New Au Pair Has A Rash: Could it be the water?

by cv harquail on August 1, 2017

Has this ever happened to you or your au pair?


Our au pair has been with us for a little over 2 weeks. She has a rash that has spread over her arms, trunk, and neck.

 She’s certain this is from our water.

This is our 8th au pair in as many years, and we’ve never had this challenge before.

All of our other au pairs have been from Europe, and this one is from Mexico.

Have other host families had au pairs that have contracted a rash?

I was thinking it might be our milk, not the water. She has tried her allergy medicine from home, but it isn’t working.

She is working with our area director to find out more about her insurance coverage and options so that she can see a physician (allergist or dermatologist).

I’d love to be able to help her on our end, especially if we can identify the actual source of the rash.   Any thoughts or ideas?

Image by Dan4th on Flickr


JamieH August 1, 2017 at 11:11 pm

Laundry detergent can commonly cause skin issues. I would suggest Benadryl to help the rash go away. I would wash all of her clothes, sheets and towels in a sensitive detergent (one made for babies would be perfect). I would also be sure she uses a very mild soap for now (dove?).

The real challenge is it could be anything! Try to eliminate common allergy triggers and see if that helps.

A August 1, 2017 at 11:20 pm

Great suggestions! I didn’t even think about the clothing detergent. Thank you.

kat August 6, 2017 at 1:09 pm

i would try non parfum eco-friendly laundy powder and avoid laundry softener. ideally dry the laundry outside in the sun. use plain soap, avoid anything with parfum. avoiding dairy products might also help, if only to get over a period of time. it might also be something in food, esp. if you buy processed food. good luck

2 kids and a cat August 2, 2017 at 7:17 am

Allergies are cumulative, so it could be several smaller things that never bothered her but are now sending her body into a reaction. Cow dairy, strawberries, shellfish, dust mites, and on and on. It could also be the detergent (or fabric softener) on her sheets, towels, and now clothes.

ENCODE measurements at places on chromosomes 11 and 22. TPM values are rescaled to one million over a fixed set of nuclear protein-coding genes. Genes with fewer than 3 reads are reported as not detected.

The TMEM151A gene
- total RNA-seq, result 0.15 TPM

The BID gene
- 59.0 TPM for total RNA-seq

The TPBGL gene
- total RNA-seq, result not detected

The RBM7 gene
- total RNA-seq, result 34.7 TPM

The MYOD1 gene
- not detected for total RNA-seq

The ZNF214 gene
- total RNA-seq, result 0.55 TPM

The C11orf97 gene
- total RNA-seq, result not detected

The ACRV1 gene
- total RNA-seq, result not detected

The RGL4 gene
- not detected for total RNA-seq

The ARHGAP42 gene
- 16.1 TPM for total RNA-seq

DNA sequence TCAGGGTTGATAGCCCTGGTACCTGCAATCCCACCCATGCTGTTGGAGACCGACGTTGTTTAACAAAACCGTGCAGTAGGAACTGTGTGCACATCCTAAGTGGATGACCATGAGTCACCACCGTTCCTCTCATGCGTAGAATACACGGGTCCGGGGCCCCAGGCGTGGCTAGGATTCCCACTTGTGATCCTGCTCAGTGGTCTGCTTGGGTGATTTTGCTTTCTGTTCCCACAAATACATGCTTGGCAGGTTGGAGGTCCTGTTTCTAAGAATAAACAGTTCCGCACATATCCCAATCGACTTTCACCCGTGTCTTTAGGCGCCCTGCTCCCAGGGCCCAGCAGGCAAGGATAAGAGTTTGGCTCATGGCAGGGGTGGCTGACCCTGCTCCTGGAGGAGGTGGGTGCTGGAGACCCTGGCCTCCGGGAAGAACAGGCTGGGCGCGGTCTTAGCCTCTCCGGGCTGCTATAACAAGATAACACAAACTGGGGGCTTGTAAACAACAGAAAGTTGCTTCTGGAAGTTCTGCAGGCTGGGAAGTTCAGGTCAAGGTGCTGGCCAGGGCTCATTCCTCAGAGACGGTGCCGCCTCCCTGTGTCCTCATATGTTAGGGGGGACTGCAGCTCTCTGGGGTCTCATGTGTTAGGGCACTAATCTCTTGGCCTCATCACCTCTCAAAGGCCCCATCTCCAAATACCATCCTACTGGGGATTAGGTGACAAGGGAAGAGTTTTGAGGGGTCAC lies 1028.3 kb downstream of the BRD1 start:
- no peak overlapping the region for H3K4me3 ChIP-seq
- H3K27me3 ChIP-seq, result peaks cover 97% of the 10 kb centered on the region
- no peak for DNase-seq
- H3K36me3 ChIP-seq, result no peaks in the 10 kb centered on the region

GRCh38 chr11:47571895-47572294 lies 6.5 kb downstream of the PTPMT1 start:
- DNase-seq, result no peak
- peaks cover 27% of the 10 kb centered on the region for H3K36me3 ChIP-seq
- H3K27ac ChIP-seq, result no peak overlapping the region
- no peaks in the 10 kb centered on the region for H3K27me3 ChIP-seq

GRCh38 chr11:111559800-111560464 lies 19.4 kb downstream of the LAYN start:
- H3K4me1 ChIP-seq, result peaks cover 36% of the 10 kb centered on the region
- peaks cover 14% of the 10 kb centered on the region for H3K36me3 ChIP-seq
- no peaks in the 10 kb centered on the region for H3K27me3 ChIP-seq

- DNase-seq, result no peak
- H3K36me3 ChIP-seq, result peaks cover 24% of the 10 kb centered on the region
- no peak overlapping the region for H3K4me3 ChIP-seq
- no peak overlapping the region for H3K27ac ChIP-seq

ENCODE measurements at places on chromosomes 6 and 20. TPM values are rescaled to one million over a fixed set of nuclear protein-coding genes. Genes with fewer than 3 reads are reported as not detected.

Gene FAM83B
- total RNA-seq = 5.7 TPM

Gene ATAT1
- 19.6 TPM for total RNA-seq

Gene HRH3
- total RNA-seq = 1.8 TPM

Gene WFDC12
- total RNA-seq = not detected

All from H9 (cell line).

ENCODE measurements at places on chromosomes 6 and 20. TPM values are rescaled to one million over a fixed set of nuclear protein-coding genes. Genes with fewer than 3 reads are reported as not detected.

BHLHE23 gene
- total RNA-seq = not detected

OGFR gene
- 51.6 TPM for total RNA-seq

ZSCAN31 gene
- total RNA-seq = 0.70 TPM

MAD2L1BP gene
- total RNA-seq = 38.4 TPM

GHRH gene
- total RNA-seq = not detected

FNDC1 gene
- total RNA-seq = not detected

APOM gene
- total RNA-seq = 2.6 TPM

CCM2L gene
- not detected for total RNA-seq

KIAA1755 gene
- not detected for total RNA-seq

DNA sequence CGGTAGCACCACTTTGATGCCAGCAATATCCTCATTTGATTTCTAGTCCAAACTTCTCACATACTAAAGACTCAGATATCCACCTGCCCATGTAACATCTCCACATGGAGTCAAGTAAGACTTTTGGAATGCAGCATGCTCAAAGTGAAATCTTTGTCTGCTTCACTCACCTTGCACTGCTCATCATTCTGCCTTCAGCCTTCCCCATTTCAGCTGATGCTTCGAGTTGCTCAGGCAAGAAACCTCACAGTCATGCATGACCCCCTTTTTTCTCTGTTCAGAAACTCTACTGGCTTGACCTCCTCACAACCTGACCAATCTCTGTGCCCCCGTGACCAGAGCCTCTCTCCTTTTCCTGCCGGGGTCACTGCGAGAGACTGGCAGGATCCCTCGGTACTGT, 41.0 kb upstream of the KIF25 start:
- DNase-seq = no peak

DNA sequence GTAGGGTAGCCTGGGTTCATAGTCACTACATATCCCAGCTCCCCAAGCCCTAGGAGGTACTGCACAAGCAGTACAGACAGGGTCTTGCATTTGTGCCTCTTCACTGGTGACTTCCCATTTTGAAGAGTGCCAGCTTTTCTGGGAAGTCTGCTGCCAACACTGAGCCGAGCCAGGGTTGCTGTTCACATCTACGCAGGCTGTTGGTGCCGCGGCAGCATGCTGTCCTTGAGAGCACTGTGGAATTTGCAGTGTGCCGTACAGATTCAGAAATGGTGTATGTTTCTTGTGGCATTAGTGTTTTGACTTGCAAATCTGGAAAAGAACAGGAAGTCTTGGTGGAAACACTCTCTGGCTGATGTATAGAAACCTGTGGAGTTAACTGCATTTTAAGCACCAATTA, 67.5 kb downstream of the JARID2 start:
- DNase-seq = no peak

TexasHM August 2, 2017 at 7:25 am

It could be stress! That’s the problem it really could be anything!

German Hostmom August 2, 2017 at 9:15 am

It really could be the water. I am from Germany and when I moved to the United States I had skin problems with a terrible rush. I got a cortisone cream but what really helped was just getting used to it. It took some weeks and my skin got used to the different water. I still have a little skin problems whenever I have been to Germany for a longer time and then come back to the United States. The problem for me was the chlorine in the American water. So the best idea is probably to just wait. And of course, stress can be a reason as well.

WestMom August 2, 2017 at 9:59 am

As someone with very sensitive skin and eczema, here is what I would recommend…

1) Start with all the soaps and detergent. Buy her detergent for sensitive skin (I use All Free and Clear, but Tide, makes one also or you can use baby detergent). Ask her to wash all her clothes and bedding. Do not use any softener, ever. Buy the liquid, not powder. Use just a bit of soap and make sure to dissolve the soap in water before you put the clothes in the washer. Replace her body soap with unscented baby soap for now and see how that goes.

2) She can treat the rash with OTC creams. Aveeno, Eucerin, Cetaphil are great. All do a eczema version that is very calming. Topical hydrocortisone helps with the flare ups (but don’t use too much, there are long term side effects). When my flare ups are pretty bad, I also use Zyrtec (more than Benadryl, which really puts you to sleep). Wear cotton or natural fibers.

3) Diet is perhaps (and likely) a culprit too. I laid off gluten a few years ago because my husband was diagnosed as intolerant due a joint disease, and my eczema cleared up within a month! No doubt that a diet change for your AP might trigger some changes with her skin as well (she might not be used to the same amounts of processed foods, pesticides, GMO, etc.). She may want to take turn limiting her intake of a few well known culprits to see if it helps (dairy, gluten, eggs, soy).

4) Do you have a pet? Just wondering, I do get sneezy and itchy around cats… Wouldn’t want to overlook anything…

5) Believe it or now, I get flare ups (or my skin improves dramatically) because of the weather. Really cold/dry and really hot/humid weather are terrible for my skin. Hot and dry seems to clear everything. I also lived in places with very ‘hard’ water (high levels of calcium/magnesium) and my eczema improved there, perhaps it helped overall?

Sorry I don’t have the answer to your original question, but hopefully your AP will feel better soon and will adjust to her new environment!

WestMom August 2, 2017 at 2:35 pm

Just want to add another note about the water…

I have no idea about the drinking water and how that might affect eczema, I have had bottles, filtered and tap and lived in 3 countries and have not noticed any difference from ingesting water.